My name is Janice Prince Betian. When you pronounce my last name it sounds like Betty-Ann. But, I am very comfortable with everyone calling me Janice.
I have a master's degree in education and a bachelor's degree in communication. I just completed my last class for a doctorate in Education Curriculum and Instruction, and I am currently working on a dissertation that addresses charter school success.
I am currently an instructor for two universities, University of Phoenix and Ashford University. After working for public schools as an English teacher for nearly a decade, I do believe that our public education system needs to be updated. Charter schools are breaking new ground in education, and that is what I am studying. My dissertation explores the successes of charter schools in Southern California. My goal is to teach education at the university level and to find an effective way to change how our education system runs today. I think charter schools are the future of education because they can be tailored to meet the needs of the community they serve.
My husband and I are parents of seven children, six boys and one girl. We also have three grandchildren. We are expecting our fourth grandchild, a granddaughter in June.
For fun, our family follows the PRCA Rodeo Circuit. We have been as far north as Calgary, Alberta, Canada, and as far south as Houston, Texas, to attend rodeos. We attend the National Finals Rodeo in Las Vegas the first week of December each year, where we are season ticket holders. What we love most about this sport is the competition, teamwork and camaraderie shared by the cowboys and the fans.
In my spare time, I like to write, perform community service and visit dinosaur digs.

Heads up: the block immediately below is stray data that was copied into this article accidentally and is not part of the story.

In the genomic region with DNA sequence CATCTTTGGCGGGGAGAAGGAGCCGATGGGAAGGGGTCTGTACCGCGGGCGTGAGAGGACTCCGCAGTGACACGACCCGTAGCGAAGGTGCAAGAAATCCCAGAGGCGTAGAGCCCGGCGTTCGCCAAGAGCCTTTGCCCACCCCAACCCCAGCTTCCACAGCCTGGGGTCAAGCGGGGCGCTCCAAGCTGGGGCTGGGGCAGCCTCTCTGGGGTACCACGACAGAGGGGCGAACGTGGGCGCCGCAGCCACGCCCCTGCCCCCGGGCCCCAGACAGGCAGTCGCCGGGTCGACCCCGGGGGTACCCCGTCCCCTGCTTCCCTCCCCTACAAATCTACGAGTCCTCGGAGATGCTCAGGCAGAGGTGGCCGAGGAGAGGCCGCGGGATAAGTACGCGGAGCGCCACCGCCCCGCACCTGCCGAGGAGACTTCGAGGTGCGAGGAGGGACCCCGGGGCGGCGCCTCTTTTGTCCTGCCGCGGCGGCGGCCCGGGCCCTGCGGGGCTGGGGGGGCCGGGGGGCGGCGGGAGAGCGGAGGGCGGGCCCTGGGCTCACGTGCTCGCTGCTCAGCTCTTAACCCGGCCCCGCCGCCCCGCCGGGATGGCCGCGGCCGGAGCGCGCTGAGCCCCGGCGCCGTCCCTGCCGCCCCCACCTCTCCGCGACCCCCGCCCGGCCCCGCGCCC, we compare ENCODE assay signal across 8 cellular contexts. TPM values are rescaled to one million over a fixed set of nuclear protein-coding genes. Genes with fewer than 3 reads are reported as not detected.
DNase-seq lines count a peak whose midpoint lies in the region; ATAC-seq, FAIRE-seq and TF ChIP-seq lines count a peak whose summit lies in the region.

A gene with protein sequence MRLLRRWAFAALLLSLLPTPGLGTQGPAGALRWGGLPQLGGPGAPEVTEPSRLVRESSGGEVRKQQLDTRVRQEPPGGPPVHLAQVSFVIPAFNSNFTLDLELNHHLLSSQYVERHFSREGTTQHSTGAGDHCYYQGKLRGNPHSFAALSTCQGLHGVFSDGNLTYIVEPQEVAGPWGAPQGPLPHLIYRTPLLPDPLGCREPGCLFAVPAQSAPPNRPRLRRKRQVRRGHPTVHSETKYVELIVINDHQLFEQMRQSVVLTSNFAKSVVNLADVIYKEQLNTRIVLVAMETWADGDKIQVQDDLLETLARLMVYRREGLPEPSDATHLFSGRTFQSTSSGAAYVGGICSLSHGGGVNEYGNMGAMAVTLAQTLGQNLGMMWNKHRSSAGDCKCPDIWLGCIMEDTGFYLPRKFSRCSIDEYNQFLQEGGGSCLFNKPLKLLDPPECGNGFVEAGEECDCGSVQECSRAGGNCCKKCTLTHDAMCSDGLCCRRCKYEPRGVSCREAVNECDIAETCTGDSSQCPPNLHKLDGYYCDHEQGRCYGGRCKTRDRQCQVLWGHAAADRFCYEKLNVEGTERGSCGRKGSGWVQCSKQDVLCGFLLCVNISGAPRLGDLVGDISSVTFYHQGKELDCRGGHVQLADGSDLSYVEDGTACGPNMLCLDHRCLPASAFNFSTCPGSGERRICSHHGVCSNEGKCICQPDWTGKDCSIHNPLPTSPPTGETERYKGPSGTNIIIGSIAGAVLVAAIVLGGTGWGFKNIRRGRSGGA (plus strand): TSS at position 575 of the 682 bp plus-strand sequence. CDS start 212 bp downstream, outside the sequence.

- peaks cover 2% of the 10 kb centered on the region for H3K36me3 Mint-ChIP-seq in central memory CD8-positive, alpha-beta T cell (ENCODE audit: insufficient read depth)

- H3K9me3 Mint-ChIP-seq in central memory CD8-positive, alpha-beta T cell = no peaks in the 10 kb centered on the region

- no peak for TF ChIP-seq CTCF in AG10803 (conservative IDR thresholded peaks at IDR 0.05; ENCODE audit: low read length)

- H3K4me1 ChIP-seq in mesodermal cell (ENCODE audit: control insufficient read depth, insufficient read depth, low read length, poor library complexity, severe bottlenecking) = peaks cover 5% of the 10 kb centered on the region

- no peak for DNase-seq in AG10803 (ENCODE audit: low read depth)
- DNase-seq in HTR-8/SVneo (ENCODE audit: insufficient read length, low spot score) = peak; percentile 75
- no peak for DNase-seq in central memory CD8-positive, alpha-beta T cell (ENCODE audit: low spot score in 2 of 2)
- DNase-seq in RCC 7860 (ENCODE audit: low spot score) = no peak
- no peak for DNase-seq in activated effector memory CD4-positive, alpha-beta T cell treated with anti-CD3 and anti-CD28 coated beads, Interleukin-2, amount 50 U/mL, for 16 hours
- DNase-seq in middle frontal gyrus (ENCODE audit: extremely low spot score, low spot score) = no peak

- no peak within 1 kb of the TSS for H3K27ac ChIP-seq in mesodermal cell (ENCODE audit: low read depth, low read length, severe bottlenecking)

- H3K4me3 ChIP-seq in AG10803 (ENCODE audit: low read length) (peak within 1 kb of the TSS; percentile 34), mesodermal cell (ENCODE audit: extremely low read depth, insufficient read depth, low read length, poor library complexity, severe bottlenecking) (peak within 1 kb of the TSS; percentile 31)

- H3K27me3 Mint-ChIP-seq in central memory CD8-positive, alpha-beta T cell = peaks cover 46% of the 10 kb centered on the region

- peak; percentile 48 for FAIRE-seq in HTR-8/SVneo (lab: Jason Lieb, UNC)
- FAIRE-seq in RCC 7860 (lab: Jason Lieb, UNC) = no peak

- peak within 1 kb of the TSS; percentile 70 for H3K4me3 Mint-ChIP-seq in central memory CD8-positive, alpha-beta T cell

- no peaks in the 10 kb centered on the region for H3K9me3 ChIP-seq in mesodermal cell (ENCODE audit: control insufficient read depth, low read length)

Bill Nye is a man with a mission: to foster a scientifically literate society by helping people everywhere understand and appreciate the science that makes our world work. Nye has spent the past 20 years educating students young and old about science and understands the importance of keeping minds active after the last school bell rings. “Learning can happen anywhere and at anytime – the important thing is that it should never stop,” Nye said. “We’ve put together fun, free and easy activities that will make this the summer of learning versus the summer filled with the dreaded words ‘I’m bored.’ ” AN EARLY KNACK FOR HOW THINGS WORK Making science entertaining and accessible is something Bill has done most of his life. Growing up in Washington, D.C., he spent afternoons and summers de-mystifying math for his classmates. While working for Boeing in Seattle, Bill combined his love of science with his flair for comedy. After winning a Steve Martin look-alike contest, he became an engineer by day and a stand-up comic by night. Eventually, Bill made the transition to comedy writer and performer on Seattle’s home-grown ensemble comedy show “Almost Live.” This is where “Bill Nye the Science Guy®” was born. The 18-time Emmy Award-winning show appeared before Saturday Night Live and later on Comedy Central. During this time, he also wrote five kids’ books about science, including his latest title, “Bill Nye’s Great Big Book of Tiny Germs.” BROADENING HIS MISSION Bill’s passion for math and science translated into a love of space. His role as CEO of The Planetary Society, the world’s large space interest organization, has taken him across the globe. And one thing Bill is very proud of is the MarsDials, two sundials on residing on Mars he created with Cornell scientists. America’s favorite stand-up scientist hasn’t changed much from that kid growing up in Washington, DC. He still rides his bike to work. He’ll pull out his Periodic Table of the Elements from his wallet. And his drive for helping others understand science is as strong as ever.